Irena Belohorská (NI). – S ľútosťou musím konštatovať, že spomínané oznámenie Komisie v oblasti zdravotníckych služieb považujem za neuspokojivé. Okrem toho, že Komisia nám nedáva žiadne uspokojivé a konkrétne návrhy, ako chce poskytovanie zdravotníckych služieb koordinovať, keďže poskytovanie je vo sfére národných štátov, oznámenie tvrdo obhajuje pozíciu, že zdravotnícke služby sa majú riadiť princípmi slobodného pohybu tovaru.

V tejto súvislosti chcem zdôrazniť, že pacienti nie sú totožní s tovarom a zdravotnícky personál nie je totožný s ostatnými poskytovateľmi služieb. Za tento princíp sa Európsky parlament zasadil už vtedy, keď boli zdravotnícke služby vyňaté zo smernice o službách. Napriek tomu, že cezhraničná zahraničná starostlivosť predstavuje len okolo 1 %, oznámenie Komisie sa sústreďuje na mobilitu pacientov, preplácanie úkonov a podobne. Treba si však uvedomiť, že pacient nie je živnostník a nehľadá zdravotnú starostlivosť kvôli tomu, aby ušetril, ale hľadá ju preto, že mu nemôže byť poskytnutá doma. Preto jediný právny základ, článok 95, ktorý upravuje slobodný pohyb tovaru, je ako právny základ budúcej smernice alebo nariadenia absolútne neakceptovateľný.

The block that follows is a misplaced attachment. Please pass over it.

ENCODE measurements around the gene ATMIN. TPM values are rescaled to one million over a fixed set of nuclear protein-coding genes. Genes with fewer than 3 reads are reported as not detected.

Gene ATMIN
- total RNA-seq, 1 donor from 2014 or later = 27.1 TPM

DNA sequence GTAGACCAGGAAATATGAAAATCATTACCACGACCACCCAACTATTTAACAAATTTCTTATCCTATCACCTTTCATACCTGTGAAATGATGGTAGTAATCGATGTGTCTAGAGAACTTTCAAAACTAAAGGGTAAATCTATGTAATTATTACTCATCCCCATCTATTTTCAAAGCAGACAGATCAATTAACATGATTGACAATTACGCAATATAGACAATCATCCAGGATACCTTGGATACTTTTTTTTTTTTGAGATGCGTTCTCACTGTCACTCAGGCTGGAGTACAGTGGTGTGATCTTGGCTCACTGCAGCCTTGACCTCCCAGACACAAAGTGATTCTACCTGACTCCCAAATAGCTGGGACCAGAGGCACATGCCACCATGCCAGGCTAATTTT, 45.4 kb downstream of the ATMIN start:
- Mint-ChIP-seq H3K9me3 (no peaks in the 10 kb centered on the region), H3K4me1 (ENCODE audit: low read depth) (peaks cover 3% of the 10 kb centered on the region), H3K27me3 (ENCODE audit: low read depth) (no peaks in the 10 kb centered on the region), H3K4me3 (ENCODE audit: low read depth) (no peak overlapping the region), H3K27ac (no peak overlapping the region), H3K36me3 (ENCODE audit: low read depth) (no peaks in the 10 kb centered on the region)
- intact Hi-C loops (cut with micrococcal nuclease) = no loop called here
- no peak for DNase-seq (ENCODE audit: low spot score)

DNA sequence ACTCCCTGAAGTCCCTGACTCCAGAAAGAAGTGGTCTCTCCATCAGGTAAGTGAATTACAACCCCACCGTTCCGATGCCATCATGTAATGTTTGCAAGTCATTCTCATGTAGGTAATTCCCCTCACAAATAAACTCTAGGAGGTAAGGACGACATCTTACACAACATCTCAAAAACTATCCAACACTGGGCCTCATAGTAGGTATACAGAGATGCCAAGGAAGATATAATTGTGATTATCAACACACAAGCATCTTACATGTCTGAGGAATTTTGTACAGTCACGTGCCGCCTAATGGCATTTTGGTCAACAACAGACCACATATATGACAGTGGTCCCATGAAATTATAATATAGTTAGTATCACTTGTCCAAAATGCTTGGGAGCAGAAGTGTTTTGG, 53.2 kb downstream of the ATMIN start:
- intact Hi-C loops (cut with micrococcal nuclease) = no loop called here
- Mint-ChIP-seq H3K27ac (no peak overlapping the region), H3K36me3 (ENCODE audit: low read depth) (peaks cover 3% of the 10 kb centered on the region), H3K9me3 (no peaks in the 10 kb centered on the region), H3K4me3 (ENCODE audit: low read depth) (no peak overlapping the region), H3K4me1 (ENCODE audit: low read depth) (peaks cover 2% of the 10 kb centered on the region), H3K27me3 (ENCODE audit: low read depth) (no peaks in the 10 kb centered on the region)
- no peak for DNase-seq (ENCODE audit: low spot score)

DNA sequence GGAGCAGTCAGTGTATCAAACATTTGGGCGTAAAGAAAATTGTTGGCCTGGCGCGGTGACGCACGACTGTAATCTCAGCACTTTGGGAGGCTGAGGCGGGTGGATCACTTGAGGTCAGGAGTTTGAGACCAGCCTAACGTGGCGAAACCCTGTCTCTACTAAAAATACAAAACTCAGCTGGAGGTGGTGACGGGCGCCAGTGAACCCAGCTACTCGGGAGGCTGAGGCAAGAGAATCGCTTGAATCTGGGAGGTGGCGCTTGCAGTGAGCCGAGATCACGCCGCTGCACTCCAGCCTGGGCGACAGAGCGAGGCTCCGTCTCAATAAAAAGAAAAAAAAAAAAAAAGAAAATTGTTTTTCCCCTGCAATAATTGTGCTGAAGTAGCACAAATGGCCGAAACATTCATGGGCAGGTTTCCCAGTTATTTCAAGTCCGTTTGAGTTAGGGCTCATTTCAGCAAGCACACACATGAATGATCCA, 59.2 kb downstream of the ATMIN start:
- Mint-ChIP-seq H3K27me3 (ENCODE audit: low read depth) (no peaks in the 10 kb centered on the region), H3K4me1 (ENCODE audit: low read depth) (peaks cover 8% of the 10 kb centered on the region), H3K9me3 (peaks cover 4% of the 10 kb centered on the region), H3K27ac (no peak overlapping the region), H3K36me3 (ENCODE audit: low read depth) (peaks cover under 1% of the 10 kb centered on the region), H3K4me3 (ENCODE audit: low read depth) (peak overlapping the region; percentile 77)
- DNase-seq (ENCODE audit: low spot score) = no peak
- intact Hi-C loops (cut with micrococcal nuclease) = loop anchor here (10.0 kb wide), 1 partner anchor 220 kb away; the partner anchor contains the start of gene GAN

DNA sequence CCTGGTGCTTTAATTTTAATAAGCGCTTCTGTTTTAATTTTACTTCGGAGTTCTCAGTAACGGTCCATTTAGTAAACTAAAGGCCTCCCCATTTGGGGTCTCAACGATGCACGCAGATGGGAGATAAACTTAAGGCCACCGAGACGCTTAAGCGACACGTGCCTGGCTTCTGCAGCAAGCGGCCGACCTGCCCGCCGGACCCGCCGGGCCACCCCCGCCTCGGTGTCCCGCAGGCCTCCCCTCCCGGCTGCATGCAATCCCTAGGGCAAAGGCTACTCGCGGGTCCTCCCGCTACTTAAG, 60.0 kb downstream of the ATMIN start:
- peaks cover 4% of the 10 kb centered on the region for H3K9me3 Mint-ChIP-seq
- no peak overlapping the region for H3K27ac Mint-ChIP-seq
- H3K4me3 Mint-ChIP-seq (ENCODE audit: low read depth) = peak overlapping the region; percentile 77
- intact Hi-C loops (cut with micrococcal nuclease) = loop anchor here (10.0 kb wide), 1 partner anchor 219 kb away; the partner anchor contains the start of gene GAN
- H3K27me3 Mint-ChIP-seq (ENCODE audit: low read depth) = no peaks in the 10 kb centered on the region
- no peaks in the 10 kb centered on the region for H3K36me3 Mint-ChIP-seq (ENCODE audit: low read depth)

Komisia by sa mala zamerať na iné problémy, ktoré v Európskej únii existujú, napríklad, čo spôsobuje, že úmrtnosť na rakovinu hrubého čreva je o 40 % vyššia na Slovensku ako vo Švédsku, sústrediť sa na to, ako môže Európska únia prispieť k zlepšeniu kvality zdravotníckych služieb, napríklad ako efektívnejšie použiť prostriedky zo štrukturálnych fondov na zdravotnícke účely.